0
Research Papers: Conduction

Heat Transfer Between Colliding Surfaces and Particles

[+] Author and Article Information
Like Li, Renwei Mei, James F. Klausner, David W. Hahn

Department of Mechanical and Aerospace Engineering,  University of Florida, Gainesville, FL 32611likelichina@ufl.edu

J. Heat Transfer 134(1), 011301 (Nov 18, 2011) (12 pages) doi:10.1115/1.4004874 History: Received December 01, 2010; Revised August 08, 2011; Published November 18, 2011; Online November 18, 2011

Collisional heat transfer between two contacting curved surfaces is investigated computationally using a finite difference method and analytically using various asymptotic methods. Transformed coordinates that scale with the contact radius and the diffusion length are used for the computations. Hertzian contact theory of elasticity is used to characterize the contact area as a function of time. For an axisymmetric contact area, a two-dimensional self-similar solution for the thermal field during the initial period of contact is obtained, and it serves as an initial condition for the heat transfer simulation throughout the entire duration of collision. A two-dimensional asymptotic heat transfer result is obtained for small Fourier number. For finite Fourier numbers, local analytical solutions are presented to elucidate the nature of the singularity of the thermal field and heat flux near the contact point. From the computationally determined heat transfer during the collision, a closed-form formula is developed to predict the heat transfer as a function of the Fourier number, the thermal diffusivity ratio, and the thermal conductivity ratio of the impacting particles.

Copyright © 2012 by American Society of Mechanical Engineers
Your Session has timed out. Please sign back in to continue.

References

Figures

Grahic Jump Location
Figure 1

Variation of the contact area during collision

Grahic Jump Location
Figure 2

Computational domain and boundary conditions at z = 0

Grahic Jump Location
Figure 3

Temperature contours on the surface of particle 1 based on the self-similar solution at small time (t*≪1) at (a) Fo = 0.02, (b) Fo = 0.1, (c) Fo = 1.0, and (d) Fo = 10.0

Grahic Jump Location
Figure 4

Dimensionless heat flux across the contact area at small time (t*≪1) based on self-similar solutions

Grahic Jump Location
Figure 5

(a) Local solution of (θ − 0.5)/(wρ1 / 2 ) around the singularity point at (ξ, η) = (1, 0) and (b) The value of w in the local solution of θ around the singularity point at (ξ, η) = (1, 0)

Grahic Jump Location
Figure 6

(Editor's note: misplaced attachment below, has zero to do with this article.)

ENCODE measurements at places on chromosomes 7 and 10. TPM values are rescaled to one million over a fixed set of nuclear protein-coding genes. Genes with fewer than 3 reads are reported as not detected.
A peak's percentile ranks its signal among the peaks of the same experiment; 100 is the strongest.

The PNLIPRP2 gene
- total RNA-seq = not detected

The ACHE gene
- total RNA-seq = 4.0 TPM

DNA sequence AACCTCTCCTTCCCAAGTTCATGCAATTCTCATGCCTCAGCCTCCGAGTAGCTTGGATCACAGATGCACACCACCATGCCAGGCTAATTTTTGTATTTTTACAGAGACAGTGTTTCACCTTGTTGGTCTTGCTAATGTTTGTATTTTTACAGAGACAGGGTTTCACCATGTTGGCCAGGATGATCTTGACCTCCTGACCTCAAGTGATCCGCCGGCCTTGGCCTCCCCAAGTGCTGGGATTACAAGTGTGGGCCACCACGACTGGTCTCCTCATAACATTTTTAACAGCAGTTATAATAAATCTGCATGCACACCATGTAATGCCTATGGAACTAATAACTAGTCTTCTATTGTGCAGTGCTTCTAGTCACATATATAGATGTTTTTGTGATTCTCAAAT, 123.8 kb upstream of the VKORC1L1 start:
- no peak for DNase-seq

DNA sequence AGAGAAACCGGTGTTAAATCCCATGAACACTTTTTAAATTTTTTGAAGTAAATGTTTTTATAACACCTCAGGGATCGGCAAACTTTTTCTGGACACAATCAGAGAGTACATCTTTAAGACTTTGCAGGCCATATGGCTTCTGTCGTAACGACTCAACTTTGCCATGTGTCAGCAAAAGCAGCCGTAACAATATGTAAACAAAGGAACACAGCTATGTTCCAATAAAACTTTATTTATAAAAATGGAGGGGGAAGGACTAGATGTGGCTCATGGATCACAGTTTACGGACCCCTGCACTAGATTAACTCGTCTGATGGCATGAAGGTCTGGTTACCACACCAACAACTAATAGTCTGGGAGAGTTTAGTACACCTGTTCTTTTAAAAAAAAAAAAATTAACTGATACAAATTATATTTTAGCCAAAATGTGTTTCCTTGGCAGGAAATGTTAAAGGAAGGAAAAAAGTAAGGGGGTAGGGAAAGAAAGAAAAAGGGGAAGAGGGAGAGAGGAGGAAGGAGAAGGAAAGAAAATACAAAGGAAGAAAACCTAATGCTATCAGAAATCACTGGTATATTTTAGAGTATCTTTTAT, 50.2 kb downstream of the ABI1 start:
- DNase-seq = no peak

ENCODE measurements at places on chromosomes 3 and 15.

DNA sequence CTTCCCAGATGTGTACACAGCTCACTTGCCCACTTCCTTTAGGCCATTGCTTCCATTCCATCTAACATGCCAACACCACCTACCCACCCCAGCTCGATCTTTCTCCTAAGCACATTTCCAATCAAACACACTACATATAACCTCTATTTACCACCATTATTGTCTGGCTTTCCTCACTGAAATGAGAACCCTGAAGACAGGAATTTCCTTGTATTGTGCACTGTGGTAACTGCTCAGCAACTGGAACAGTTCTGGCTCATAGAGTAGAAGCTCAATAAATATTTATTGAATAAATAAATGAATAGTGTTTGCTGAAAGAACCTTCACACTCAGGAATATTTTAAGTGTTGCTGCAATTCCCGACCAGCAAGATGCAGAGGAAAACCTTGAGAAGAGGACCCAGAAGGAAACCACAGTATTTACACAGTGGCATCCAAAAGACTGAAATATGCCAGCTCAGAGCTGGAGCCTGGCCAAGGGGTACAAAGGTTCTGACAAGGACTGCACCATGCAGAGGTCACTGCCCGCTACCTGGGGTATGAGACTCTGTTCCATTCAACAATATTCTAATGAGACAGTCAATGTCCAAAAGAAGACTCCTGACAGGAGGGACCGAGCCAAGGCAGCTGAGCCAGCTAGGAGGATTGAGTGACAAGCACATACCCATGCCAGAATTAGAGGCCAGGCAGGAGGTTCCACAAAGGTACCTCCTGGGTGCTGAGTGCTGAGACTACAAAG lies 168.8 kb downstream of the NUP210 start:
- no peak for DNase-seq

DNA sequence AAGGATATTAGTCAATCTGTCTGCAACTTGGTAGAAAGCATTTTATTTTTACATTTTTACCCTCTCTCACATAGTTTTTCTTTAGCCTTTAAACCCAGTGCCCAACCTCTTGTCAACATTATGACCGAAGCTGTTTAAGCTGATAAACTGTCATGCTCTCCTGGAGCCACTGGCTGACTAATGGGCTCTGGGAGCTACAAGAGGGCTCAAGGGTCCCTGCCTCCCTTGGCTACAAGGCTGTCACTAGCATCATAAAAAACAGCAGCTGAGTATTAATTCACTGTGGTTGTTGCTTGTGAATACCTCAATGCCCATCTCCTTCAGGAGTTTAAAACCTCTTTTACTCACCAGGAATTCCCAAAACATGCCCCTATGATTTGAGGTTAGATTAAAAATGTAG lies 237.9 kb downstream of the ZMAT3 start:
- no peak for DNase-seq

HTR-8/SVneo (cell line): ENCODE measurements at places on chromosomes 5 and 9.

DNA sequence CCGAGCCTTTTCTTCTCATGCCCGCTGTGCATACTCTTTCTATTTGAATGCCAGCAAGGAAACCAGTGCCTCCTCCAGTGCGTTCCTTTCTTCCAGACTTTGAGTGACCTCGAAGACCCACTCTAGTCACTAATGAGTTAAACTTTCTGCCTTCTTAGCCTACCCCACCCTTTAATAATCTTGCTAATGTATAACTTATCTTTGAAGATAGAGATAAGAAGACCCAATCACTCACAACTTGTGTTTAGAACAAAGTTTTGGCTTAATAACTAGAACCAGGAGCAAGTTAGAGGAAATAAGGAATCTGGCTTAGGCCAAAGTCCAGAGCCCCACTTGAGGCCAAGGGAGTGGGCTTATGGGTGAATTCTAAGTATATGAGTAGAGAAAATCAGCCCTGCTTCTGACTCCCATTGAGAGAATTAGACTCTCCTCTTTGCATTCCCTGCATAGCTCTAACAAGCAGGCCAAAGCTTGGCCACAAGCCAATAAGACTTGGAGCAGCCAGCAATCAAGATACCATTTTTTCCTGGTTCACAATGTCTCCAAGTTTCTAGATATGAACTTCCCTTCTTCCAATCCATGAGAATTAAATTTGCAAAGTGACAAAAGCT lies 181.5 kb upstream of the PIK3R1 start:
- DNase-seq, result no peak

Local transient temperature profiles at (ξ > 1, η = 0) when Fo = 1

Grahic Jump Location
Figure 7

Compasion of numerical result and analytical fit for fi (η) in Eq. 58

Grahic Jump Location
Figure 8

Variation of the dimensionless heat flux integral qw*(t*) over the contact area at Fo = 0

Grahic Jump Location
Figure 9

Variation of the multiplier A*/t* in Eqs. 30,31

Grahic Jump Location
Figure 10

Variations of the dimensionless heat flow rate Q·*(t*) at Fo = 0; the self-similar solution is Q·*(t*) = 0.2820948A*/t*.

Grahic Jump Location
Figure 11

Comparison of the dimensionless heat flux integral qw*(t*) at different Fourier numbers

Grahic Jump Location
Figure 12

Heat flux q*(t*,ξ) in the contact area at various times for Fo = 1

Grahic Jump Location
Figure 13

Temperature variations along ξ-direction(η = 0) at various times for Fo = 1

Grahic Jump Location
Figure 14

Heat transfer as a function of the impact Fourier number (particles of the same material)

Grahic Jump Location
Figure 15

Correction factor comparison between computation and the approximate expression at (a) k2 /k1  = 1.0, (b) k2 /k1  = 0.1, and (c) k2 /k1  = 10.0

Grahic Jump Location
Figure 16

Isothermals on the surface of particle 1 at Fo = 50 when (a) t*  = 0.5, (b) t*  = 0.75, and (c) t*  = 0.95

Tables

Errata

Discussions

Some tools below are only available to our subscribers or users with an online account.

Related Content

Customize your page view by dragging and repositioning the boxes below.

Related Journal Articles
Related eBook Content
Topic Collections

Sorry! You do not have access to this content. For assistance or to subscribe, please contact us:

  • TELEPHONE: 1-800-843-2763 (Toll-free in the USA)
  • EMAIL: asmedigitalcollection@asme.org
Sign In